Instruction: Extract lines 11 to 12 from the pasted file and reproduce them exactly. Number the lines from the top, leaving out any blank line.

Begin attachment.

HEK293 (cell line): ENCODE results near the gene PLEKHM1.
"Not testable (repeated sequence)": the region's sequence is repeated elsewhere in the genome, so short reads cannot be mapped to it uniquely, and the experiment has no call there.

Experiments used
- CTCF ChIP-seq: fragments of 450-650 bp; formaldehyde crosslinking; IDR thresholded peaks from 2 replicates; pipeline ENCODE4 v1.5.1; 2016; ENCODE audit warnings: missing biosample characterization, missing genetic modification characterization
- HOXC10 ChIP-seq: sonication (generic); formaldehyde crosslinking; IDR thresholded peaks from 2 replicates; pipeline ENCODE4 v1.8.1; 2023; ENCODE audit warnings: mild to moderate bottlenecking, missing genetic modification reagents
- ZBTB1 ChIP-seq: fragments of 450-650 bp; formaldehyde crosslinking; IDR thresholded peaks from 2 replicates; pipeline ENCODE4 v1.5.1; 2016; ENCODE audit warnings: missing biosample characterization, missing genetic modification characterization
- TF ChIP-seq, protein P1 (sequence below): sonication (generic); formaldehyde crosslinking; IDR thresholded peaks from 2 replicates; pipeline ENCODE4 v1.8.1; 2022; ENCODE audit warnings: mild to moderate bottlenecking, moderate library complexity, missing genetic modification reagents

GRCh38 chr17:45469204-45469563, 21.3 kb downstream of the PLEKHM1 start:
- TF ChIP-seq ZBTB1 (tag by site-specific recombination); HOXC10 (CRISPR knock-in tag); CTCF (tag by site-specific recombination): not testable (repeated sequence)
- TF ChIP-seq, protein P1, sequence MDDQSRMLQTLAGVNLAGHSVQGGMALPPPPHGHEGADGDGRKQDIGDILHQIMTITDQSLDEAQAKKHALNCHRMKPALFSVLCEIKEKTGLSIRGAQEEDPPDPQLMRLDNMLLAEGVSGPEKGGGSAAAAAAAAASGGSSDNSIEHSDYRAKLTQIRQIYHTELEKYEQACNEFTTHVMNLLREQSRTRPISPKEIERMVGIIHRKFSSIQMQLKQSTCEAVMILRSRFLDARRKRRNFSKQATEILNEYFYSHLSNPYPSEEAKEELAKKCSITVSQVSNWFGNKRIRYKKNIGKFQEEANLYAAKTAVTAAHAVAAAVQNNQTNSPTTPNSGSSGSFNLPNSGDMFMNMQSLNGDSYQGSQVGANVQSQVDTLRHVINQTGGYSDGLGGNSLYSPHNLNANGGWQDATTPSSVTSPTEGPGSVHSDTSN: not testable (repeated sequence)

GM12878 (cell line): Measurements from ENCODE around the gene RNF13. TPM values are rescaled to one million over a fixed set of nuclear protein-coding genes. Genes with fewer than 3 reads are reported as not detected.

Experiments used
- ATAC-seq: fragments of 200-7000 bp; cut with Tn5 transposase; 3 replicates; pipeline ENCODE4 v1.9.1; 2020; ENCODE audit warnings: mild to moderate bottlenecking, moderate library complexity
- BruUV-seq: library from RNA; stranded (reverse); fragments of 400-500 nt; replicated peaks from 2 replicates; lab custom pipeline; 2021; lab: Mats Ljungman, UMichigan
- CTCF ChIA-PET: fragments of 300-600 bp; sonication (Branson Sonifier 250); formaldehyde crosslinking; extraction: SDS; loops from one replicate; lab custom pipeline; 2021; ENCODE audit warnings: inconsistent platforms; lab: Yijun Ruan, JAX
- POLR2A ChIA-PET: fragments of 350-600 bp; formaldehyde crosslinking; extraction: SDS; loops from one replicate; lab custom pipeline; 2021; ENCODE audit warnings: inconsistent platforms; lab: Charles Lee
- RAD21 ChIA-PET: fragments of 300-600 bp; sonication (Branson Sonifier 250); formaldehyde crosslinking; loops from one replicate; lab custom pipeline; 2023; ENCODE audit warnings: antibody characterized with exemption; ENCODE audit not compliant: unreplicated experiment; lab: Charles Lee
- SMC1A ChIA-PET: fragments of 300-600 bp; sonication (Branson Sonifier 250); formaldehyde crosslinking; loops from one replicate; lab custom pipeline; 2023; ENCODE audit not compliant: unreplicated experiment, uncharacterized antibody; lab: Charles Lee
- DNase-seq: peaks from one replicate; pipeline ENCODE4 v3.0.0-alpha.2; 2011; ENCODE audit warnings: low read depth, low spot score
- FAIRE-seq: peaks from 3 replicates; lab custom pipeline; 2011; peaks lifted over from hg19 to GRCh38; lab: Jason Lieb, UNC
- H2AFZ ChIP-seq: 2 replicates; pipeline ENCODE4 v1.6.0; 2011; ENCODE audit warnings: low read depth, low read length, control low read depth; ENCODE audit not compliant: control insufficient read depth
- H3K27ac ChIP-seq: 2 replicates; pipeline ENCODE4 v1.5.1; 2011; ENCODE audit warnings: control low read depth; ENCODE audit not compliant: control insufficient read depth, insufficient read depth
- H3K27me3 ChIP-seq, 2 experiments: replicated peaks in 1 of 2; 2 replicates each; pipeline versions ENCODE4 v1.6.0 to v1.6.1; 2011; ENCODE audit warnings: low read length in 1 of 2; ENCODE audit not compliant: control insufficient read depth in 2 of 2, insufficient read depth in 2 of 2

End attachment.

GM12878 (cell line): Measurements from ENCODE around the gene RNF13. TPM values are rescaled to one million over a fixed set of nuclear protein-coding genes. Genes with fewer than 3 reads are reported as not detected.

Experiments used